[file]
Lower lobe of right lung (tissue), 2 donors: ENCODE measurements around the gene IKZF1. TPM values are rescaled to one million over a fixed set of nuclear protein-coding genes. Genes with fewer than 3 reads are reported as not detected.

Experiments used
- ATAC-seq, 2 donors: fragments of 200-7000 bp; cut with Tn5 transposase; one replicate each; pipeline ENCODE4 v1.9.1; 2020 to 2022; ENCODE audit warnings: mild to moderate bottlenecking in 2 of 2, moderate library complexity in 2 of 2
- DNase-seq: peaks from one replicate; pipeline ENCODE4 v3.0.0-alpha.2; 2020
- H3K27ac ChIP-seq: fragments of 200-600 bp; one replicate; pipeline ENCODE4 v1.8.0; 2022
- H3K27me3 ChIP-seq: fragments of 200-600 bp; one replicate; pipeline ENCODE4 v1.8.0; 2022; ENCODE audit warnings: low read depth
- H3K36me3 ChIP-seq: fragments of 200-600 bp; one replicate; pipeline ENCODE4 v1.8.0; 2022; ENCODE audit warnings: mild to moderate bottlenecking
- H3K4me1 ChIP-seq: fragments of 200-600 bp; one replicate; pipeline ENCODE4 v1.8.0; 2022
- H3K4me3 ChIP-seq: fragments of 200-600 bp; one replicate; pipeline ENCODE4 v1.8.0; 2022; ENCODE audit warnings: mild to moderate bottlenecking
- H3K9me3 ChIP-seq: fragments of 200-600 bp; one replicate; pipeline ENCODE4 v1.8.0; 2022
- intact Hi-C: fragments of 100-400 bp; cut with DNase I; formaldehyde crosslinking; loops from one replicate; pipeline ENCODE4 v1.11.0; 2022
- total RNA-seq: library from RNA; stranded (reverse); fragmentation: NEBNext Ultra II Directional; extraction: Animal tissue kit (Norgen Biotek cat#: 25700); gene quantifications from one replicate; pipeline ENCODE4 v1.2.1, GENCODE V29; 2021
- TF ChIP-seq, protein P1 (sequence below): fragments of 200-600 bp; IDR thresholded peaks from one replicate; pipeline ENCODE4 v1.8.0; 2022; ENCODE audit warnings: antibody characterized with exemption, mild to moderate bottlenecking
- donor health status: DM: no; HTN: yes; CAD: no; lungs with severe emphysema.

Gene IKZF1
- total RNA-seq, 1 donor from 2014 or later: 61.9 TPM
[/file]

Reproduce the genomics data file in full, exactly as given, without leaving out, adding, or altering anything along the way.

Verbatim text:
Lower lobe of right lung (tissue), 2 donors: ENCODE measurements around the gene IKZF1. TPM values are rescaled to one million over a fixed set of nuclear protein-coding genes. Genes with fewer than 3 reads are reported as not detected.

Experiments used
- ATAC-seq, 2 donors: fragments of 200-7000 bp; cut with Tn5 transposase; one replicate each; pipeline ENCODE4 v1.9.1; 2020 to 2022; ENCODE audit warnings: mild to moderate bottlenecking in 2 of 2, moderate library complexity in 2 of 2
- DNase-seq: peaks from one replicate; pipeline ENCODE4 v3.0.0-alpha.2; 2020
- H3K27ac ChIP-seq: fragments of 200-600 bp; one replicate; pipeline ENCODE4 v1.8.0; 2022
- H3K27me3 ChIP-seq: fragments of 200-600 bp; one replicate; pipeline ENCODE4 v1.8.0; 2022; ENCODE audit warnings: low read depth
- H3K36me3 ChIP-seq: fragments of 200-600 bp; one replicate; pipeline ENCODE4 v1.8.0; 2022; ENCODE audit warnings: mild to moderate bottlenecking
- H3K4me1 ChIP-seq: fragments of 200-600 bp; one replicate; pipeline ENCODE4 v1.8.0; 2022
- H3K4me3 ChIP-seq: fragments of 200-600 bp; one replicate; pipeline ENCODE4 v1.8.0; 2022; ENCODE audit warnings: mild to moderate bottlenecking
- H3K9me3 ChIP-seq: fragments of 200-600 bp; one replicate; pipeline ENCODE4 v1.8.0; 2022
- intact Hi-C: fragments of 100-400 bp; cut with DNase I; formaldehyde crosslinking; loops from one replicate; pipeline ENCODE4 v1.11.0; 2022
- total RNA-seq: library from RNA; stranded (reverse); fragmentation: NEBNext Ultra II Directional; extraction: Animal tissue kit (Norgen Biotek cat#: 25700); gene quantifications from one replicate; pipeline ENCODE4 v1.2.1, GENCODE V29; 2021
- TF ChIP-seq, protein P1 (sequence below): fragments of 200-600 bp; IDR thresholded peaks from one replicate; pipeline ENCODE4 v1.8.0; 2022; ENCODE audit warnings: antibody characterized with exemption, mild to moderate bottlenecking
- donor health status: DM: no; HTN: yes; CAD: no; lungs with severe emphysema.

Gene IKZF1
- total RNA-seq, 1 donor from 2014 or later: 61.9 TPM